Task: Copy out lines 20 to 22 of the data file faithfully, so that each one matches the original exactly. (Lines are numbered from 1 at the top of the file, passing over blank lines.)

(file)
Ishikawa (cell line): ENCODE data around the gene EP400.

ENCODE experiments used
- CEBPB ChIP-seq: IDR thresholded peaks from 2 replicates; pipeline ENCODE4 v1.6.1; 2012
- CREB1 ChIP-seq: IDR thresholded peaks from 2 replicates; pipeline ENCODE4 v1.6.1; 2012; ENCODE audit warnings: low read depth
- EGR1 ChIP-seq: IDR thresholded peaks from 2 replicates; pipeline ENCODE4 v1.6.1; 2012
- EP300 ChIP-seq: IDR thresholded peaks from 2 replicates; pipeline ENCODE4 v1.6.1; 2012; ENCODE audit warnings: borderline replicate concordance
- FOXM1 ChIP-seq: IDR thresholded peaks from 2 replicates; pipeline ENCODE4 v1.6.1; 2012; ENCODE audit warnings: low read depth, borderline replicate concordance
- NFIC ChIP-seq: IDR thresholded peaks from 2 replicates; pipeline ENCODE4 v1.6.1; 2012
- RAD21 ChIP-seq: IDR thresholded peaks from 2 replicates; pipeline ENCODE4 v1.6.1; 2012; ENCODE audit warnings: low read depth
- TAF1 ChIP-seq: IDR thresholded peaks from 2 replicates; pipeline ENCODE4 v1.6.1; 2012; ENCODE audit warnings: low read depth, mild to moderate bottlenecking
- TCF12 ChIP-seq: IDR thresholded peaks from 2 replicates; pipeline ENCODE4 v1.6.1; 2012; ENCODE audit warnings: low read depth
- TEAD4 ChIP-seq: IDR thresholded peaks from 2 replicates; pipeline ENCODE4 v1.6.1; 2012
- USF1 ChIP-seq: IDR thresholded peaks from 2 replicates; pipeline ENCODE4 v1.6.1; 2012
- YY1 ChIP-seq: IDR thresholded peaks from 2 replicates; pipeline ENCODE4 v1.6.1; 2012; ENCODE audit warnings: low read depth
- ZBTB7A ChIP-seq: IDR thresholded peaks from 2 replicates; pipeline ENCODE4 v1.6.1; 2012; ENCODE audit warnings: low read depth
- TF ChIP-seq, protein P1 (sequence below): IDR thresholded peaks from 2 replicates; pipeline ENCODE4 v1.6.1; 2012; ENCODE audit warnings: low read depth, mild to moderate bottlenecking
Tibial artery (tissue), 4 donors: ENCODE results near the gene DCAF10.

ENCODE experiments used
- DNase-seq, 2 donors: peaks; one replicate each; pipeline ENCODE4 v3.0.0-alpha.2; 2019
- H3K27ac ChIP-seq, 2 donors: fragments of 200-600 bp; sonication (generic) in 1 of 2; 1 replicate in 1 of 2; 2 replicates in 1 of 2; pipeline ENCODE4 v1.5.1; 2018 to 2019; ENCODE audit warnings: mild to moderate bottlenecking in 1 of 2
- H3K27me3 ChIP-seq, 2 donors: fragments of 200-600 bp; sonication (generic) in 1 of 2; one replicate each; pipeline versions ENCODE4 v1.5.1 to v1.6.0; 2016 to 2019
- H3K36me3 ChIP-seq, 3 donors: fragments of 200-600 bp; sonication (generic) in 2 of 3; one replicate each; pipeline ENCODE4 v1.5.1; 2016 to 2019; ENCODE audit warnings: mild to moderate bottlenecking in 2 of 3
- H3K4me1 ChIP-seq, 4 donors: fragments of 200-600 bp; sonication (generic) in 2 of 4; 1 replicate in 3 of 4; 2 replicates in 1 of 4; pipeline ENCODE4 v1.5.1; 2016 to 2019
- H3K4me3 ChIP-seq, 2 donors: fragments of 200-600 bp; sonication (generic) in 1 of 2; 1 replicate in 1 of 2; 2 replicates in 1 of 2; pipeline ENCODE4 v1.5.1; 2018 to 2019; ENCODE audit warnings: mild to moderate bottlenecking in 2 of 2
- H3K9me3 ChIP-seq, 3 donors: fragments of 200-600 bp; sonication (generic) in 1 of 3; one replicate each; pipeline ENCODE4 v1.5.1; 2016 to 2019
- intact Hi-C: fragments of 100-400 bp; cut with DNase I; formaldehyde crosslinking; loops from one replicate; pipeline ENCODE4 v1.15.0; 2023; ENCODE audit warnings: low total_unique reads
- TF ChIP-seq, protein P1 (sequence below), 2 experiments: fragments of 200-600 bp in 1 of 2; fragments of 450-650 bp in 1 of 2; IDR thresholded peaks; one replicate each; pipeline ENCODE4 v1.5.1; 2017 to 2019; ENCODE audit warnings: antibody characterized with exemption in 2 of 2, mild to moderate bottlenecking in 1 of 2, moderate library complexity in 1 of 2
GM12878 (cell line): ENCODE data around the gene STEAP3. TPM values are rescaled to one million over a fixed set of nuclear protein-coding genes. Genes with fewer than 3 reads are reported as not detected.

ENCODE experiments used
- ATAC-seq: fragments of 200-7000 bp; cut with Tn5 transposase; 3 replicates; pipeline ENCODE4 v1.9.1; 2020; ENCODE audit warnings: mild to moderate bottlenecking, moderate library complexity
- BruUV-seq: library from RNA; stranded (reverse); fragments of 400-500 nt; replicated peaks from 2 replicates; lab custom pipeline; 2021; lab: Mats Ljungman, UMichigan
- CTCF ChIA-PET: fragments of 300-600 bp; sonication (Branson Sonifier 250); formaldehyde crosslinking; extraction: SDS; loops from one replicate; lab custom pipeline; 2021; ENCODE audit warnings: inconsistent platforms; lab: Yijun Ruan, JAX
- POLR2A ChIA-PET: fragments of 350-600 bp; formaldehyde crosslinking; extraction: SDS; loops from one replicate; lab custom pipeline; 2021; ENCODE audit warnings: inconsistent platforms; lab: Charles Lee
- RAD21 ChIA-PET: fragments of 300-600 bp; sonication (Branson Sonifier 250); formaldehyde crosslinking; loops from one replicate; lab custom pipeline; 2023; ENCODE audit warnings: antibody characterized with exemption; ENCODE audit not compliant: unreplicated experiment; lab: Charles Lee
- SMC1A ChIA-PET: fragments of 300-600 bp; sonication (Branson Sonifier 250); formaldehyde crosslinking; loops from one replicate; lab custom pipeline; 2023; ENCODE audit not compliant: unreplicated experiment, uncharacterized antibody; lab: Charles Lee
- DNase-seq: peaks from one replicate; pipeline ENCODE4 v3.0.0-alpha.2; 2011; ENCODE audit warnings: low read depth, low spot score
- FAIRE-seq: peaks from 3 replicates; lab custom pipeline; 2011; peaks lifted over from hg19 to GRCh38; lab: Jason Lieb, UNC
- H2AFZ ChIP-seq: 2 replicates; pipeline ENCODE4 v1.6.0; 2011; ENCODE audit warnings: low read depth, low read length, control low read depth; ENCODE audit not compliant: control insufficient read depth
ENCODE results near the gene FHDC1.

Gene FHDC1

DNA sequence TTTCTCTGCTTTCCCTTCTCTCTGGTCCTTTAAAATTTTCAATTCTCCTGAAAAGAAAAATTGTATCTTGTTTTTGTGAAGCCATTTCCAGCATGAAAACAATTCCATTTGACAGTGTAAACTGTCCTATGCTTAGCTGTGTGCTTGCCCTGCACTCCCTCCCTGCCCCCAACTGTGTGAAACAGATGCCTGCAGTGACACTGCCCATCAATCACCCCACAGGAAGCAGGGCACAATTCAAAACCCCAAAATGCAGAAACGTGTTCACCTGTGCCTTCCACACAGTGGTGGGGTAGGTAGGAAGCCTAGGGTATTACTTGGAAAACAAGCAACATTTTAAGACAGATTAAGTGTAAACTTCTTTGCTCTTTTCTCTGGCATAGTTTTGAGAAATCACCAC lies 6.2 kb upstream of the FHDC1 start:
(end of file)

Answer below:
- H3K27ac ChIP-seq, 2 donors: fragments of 200-600 bp; sonication (generic) in 1 of 2; 1 replicate in 1 of 2; 2 replicates in 1 of 2; pipeline ENCODE4 v1.5.1; 2018 to 2019; ENCODE audit warnings: mild to moderate bottlenecking in 1 of 2
- H3K27me3 ChIP-seq, 2 donors: fragments of 200-600 bp; sonication (generic) in 1 of 2; one replicate each; pipeline versions ENCODE4 v1.5.1 to v1.6.0; 2016 to 2019
- H3K36me3 ChIP-seq, 3 donors: fragments of 200-600 bp; sonication (generic) in 2 of 3; one replicate each; pipeline ENCODE4 v1.5.1; 2016 to 2019; ENCODE audit warnings: mild to moderate bottlenecking in 2 of 3